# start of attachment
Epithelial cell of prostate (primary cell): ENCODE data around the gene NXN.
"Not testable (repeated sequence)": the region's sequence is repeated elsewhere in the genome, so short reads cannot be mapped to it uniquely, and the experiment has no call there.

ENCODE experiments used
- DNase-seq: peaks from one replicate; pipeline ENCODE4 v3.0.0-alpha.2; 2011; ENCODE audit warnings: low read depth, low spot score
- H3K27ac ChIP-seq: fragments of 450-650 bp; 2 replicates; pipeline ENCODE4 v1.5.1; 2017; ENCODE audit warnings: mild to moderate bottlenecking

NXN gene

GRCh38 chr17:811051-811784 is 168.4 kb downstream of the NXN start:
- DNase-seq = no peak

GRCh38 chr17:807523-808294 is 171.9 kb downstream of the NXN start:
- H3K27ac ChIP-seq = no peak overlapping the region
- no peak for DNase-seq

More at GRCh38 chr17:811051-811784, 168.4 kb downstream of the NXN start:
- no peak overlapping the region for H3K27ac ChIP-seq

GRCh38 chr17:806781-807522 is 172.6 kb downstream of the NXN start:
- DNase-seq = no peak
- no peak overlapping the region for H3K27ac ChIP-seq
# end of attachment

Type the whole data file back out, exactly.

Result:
Epithelial cell of prostate (primary cell): ENCODE data around the gene NXN.
"Not testable (repeated sequence)": the region's sequence is repeated elsewhere in the genome, so short reads cannot be mapped to it uniquely, and the experiment has no call there.

ENCODE experiments used
- DNase-seq: peaks from one replicate; pipeline ENCODE4 v3.0.0-alpha.2; 2011; ENCODE audit warnings: low read depth, low spot score
- H3K27ac ChIP-seq: fragments of 450-650 bp; 2 replicates; pipeline ENCODE4 v1.5.1; 2017; ENCODE audit warnings: mild to moderate bottlenecking

NXN gene

GRCh38 chr17:811051-811784 is 168.4 kb downstream of the NXN start:
- DNase-seq = no peak

GRCh38 chr17:807523-808294 is 171.9 kb downstream of the NXN start:
- H3K27ac ChIP-seq = no peak overlapping the region
- no peak for DNase-seq

More at GRCh38 chr17:811051-811784, 168.4 kb downstream of the NXN start:
- no peak overlapping the region for H3K27ac ChIP-seq

GRCh38 chr17:806781-807522 is 172.6 kb downstream of the NXN start:
- DNase-seq = no peak
- no peak overlapping the region for H3K27ac ChIP-seq